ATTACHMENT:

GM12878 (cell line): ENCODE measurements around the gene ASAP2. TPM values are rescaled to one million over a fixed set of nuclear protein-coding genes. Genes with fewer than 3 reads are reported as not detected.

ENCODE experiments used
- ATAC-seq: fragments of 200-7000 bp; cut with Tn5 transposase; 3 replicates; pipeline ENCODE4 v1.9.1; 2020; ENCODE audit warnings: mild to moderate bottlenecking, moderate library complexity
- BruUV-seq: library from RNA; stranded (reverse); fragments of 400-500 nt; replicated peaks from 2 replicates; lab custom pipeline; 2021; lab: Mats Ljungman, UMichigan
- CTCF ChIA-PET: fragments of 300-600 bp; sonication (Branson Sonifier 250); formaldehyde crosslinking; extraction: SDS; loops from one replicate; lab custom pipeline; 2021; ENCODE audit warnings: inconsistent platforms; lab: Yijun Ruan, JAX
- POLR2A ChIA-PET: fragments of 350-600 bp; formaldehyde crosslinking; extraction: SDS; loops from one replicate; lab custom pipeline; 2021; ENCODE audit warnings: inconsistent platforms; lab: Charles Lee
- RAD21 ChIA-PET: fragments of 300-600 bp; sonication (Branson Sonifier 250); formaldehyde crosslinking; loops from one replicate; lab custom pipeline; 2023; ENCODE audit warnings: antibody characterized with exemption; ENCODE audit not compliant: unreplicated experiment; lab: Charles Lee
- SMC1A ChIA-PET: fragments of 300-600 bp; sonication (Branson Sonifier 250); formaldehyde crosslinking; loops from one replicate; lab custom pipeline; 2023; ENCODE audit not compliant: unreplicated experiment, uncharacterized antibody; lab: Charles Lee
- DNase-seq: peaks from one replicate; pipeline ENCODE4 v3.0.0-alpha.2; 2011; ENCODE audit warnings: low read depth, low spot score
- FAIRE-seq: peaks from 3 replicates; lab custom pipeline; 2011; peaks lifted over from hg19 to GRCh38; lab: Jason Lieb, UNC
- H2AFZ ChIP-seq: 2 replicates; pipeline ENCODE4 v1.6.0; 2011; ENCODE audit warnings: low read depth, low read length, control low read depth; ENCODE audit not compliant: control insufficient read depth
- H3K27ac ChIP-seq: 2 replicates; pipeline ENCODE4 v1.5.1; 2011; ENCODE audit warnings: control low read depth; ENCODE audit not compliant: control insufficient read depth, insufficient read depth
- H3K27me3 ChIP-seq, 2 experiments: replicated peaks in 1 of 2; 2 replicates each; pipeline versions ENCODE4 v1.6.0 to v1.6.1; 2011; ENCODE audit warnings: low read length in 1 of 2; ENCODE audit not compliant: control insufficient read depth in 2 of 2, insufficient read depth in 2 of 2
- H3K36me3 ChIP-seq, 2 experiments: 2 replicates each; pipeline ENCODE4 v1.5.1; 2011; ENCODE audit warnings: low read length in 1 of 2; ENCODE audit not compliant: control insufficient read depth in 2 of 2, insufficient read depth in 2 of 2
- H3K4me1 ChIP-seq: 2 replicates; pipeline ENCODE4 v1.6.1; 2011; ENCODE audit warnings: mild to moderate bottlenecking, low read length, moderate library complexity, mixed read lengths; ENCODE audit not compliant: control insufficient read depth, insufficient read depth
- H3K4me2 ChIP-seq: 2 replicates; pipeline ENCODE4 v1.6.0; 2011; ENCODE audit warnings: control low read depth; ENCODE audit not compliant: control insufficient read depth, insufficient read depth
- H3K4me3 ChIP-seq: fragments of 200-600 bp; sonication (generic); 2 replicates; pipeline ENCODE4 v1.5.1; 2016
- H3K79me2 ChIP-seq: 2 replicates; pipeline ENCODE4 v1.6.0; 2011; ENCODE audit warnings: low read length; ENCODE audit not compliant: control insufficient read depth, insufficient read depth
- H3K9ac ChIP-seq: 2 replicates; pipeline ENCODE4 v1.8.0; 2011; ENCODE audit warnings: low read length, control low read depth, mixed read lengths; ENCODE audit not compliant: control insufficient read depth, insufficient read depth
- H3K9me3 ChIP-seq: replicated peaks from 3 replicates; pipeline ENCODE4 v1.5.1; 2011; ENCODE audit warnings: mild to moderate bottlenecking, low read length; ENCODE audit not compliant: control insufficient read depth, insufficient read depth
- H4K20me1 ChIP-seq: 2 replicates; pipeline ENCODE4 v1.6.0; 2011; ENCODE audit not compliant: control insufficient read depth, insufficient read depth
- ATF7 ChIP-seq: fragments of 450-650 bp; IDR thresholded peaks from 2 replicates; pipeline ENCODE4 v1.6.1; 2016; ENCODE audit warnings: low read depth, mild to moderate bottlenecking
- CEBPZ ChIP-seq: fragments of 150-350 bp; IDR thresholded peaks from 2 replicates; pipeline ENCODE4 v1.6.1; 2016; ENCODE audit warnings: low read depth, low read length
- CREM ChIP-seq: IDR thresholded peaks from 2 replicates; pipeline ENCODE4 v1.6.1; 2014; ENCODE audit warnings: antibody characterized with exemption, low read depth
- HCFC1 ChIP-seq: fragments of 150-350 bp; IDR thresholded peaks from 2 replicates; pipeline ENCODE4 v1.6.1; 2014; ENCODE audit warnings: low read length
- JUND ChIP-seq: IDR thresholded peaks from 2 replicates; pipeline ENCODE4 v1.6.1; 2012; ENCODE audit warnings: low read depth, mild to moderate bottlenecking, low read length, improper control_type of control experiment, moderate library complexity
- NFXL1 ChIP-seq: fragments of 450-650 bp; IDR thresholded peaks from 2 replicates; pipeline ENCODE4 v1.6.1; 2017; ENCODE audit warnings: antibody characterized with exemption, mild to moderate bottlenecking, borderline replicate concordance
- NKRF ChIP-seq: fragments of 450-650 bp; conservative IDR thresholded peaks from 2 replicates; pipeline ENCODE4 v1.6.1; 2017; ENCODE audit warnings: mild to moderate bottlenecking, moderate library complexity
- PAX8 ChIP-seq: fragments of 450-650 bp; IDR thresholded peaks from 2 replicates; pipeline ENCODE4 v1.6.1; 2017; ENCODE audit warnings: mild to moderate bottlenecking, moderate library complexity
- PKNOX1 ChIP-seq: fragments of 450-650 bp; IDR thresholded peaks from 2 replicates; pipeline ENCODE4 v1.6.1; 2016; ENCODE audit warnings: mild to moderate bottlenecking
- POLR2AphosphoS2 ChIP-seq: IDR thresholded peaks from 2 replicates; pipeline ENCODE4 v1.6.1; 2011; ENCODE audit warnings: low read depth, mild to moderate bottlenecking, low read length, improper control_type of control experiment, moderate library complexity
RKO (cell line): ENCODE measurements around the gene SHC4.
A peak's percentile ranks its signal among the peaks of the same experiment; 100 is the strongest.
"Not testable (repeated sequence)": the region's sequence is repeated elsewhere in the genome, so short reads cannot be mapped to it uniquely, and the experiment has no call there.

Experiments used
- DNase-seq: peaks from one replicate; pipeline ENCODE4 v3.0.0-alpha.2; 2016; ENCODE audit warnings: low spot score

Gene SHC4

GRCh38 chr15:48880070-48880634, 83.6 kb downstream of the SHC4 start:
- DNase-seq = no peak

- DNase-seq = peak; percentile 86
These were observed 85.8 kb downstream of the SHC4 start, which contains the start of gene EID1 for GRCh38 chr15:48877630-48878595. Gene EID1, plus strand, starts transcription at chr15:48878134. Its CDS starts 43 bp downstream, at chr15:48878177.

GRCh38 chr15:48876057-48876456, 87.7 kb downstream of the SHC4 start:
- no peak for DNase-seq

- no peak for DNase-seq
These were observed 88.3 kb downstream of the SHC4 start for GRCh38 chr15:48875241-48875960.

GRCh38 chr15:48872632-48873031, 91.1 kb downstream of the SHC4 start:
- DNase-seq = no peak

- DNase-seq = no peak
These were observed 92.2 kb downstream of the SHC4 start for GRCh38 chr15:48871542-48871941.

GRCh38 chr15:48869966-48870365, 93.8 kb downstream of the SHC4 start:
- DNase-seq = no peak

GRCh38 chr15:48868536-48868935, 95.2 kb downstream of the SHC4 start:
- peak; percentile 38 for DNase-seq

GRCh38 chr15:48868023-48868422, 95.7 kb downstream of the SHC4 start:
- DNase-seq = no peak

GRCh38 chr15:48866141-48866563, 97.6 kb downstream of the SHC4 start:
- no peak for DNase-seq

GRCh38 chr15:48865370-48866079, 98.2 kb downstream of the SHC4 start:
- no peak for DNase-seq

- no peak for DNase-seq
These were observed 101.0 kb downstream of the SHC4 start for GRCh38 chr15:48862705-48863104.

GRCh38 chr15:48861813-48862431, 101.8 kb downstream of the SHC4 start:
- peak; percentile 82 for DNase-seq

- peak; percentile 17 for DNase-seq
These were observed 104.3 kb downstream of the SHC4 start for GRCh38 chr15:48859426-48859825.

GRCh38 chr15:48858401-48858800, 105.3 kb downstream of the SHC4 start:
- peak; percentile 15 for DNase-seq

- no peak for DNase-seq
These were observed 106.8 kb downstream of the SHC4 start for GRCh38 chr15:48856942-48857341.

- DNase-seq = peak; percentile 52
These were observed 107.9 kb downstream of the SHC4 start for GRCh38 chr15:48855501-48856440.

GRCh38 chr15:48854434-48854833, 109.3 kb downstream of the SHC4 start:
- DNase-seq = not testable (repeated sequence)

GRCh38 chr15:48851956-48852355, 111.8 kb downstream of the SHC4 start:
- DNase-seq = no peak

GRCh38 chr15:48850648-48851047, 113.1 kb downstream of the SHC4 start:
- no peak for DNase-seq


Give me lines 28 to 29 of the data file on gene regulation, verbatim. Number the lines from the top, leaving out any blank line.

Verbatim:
- NKRF ChIP-seq: fragments of 450-650 bp; conservative IDR thresholded peaks from 2 replicates; pipeline ENCODE4 v1.6.1; 2017; ENCODE audit warnings: mild to moderate bottlenecking, moderate library complexity
- PAX8 ChIP-seq: fragments of 450-650 bp; IDR thresholded peaks from 2 replicates; pipeline ENCODE4 v1.6.1; 2017; ENCODE audit warnings: mild to moderate bottlenecking, moderate library complexity